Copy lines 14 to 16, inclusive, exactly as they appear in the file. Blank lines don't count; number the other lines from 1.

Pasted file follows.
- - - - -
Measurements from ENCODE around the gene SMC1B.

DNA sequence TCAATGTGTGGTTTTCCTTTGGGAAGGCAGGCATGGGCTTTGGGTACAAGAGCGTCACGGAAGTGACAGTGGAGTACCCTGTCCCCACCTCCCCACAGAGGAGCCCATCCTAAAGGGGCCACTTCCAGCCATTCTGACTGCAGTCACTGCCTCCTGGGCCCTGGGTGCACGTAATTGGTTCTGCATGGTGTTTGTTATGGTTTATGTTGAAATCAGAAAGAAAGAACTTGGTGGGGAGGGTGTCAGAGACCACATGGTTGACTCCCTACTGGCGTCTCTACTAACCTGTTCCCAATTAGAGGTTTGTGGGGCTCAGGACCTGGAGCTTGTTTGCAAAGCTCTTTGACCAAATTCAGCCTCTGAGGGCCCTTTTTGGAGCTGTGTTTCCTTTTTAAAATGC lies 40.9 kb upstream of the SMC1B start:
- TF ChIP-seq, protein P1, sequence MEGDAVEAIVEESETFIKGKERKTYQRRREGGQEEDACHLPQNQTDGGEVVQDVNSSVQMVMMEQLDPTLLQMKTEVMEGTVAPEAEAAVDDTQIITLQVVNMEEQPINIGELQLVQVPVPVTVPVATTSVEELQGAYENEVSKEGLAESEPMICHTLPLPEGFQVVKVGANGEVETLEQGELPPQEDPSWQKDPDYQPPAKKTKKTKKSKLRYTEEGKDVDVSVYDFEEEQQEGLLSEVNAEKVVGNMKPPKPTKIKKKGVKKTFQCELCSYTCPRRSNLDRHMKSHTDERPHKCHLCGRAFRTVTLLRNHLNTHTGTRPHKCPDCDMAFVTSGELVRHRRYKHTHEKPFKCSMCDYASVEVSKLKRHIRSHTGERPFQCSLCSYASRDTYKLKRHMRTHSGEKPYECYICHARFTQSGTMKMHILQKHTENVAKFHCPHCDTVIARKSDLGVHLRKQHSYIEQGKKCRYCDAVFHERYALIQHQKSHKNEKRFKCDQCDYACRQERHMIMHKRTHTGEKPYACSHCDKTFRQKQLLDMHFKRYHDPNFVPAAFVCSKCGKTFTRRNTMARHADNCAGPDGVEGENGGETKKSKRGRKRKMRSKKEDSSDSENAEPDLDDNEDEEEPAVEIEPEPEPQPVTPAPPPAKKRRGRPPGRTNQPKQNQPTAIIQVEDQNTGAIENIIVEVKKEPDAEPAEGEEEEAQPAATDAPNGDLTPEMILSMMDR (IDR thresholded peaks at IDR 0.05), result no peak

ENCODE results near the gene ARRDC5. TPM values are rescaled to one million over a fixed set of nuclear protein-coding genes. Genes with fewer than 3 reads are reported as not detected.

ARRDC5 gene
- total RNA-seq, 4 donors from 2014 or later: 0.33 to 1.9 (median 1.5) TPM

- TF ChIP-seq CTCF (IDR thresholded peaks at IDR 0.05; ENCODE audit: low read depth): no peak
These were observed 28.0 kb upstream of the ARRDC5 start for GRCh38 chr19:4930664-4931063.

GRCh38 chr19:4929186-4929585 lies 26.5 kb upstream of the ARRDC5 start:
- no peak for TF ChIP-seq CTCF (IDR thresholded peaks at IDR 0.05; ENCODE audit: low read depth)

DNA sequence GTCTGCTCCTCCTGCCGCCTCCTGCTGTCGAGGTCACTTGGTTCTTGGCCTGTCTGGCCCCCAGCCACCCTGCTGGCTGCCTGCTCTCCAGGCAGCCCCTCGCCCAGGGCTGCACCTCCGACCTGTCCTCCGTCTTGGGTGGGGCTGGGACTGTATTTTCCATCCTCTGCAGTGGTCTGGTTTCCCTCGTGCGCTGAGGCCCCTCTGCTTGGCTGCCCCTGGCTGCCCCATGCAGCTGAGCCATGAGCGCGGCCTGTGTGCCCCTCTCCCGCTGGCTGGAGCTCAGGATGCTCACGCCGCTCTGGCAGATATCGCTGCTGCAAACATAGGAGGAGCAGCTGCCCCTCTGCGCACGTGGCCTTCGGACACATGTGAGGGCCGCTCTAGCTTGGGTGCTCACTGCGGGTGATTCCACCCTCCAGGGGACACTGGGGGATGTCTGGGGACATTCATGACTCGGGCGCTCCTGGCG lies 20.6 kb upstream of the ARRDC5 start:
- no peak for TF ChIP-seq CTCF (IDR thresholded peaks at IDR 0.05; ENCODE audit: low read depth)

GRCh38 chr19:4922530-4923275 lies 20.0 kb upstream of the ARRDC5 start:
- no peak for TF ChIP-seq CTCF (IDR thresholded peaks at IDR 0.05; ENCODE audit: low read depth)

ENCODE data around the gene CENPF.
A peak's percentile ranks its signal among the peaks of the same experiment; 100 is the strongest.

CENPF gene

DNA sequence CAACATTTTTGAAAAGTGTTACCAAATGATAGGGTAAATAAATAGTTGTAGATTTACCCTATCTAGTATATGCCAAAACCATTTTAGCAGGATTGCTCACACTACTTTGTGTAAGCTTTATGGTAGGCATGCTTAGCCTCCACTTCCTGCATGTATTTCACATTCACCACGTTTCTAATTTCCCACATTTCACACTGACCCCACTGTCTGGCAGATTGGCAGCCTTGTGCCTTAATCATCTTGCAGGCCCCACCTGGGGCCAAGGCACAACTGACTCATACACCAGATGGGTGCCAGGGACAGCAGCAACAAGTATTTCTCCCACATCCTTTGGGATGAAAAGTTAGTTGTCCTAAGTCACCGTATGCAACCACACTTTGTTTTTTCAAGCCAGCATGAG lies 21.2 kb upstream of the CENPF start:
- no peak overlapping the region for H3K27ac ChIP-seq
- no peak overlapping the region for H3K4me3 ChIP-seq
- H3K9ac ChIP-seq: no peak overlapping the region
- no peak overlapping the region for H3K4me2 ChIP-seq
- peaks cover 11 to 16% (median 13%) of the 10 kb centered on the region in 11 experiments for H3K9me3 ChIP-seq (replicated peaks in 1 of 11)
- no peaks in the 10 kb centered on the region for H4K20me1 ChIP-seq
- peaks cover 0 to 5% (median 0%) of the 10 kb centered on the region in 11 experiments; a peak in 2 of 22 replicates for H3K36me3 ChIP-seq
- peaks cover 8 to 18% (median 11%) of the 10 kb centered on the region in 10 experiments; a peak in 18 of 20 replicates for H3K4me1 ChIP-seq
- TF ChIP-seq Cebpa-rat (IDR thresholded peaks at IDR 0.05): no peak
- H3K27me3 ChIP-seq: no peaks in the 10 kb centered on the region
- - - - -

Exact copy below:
- no peak for TF ChIP-seq CTCF (IDR thresholded peaks at IDR 0.05; ENCODE audit: low read depth)

ENCODE data around the gene CENPF.
A peak's percentile ranks its signal among the peaks of the same experiment; 100 is the strongest.